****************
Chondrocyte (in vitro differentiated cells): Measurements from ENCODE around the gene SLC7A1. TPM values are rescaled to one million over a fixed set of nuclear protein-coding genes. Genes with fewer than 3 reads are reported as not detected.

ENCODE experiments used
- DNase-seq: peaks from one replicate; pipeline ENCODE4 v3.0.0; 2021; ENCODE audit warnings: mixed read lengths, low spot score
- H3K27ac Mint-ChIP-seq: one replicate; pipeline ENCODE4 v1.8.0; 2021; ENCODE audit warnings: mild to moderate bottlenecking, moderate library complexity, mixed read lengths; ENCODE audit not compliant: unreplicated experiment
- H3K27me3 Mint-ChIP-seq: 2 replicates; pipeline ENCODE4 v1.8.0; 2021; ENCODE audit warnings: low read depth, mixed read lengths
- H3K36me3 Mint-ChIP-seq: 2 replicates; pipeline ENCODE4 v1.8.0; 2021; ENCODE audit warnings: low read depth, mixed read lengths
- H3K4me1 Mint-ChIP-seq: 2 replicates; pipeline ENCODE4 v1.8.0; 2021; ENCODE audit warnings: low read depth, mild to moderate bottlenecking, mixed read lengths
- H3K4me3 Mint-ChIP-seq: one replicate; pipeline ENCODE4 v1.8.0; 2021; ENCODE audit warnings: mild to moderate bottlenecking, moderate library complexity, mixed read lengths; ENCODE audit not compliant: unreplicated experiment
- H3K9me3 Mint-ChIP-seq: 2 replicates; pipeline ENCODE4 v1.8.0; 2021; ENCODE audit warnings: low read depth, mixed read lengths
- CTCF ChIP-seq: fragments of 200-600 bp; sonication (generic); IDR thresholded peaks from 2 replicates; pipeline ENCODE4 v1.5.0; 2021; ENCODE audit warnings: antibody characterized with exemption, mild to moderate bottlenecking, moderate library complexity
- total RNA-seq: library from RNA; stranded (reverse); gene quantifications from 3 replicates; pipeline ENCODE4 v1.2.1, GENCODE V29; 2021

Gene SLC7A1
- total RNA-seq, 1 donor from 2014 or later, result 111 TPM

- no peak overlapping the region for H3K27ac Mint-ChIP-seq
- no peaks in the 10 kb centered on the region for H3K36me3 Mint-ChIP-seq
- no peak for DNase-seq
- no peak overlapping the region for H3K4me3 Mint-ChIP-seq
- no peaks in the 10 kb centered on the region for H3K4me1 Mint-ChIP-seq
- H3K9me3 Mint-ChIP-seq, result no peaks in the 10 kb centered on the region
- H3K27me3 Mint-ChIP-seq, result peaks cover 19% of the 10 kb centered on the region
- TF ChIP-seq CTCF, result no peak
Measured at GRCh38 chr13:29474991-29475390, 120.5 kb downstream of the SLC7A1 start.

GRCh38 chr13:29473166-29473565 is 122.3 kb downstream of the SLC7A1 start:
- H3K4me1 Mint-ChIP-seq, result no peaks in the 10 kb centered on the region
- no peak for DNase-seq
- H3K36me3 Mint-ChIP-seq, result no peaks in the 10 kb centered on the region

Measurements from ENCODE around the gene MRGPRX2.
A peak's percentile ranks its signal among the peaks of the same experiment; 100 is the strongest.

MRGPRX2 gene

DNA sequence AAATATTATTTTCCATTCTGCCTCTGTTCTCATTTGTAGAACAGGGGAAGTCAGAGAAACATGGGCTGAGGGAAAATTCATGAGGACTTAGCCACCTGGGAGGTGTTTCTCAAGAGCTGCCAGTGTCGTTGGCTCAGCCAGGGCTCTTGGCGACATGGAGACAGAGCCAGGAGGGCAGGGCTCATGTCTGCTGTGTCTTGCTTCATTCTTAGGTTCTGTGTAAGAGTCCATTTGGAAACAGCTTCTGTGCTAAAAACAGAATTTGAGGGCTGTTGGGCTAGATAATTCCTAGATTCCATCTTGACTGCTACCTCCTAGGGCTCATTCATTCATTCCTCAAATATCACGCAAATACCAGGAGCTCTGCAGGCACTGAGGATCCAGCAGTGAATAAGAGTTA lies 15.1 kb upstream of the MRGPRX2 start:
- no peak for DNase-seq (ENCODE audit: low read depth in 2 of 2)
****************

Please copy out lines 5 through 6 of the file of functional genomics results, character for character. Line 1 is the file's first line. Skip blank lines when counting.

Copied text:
- H3K27me3 Mint-ChIP-seq: 2 replicates; pipeline ENCODE4 v1.8.0; 2021; ENCODE audit warnings: low read depth, mixed read lengths
- H3K36me3 Mint-ChIP-seq: 2 replicates; pipeline ENCODE4 v1.8.0; 2021; ENCODE audit warnings: low read depth, mixed read lengths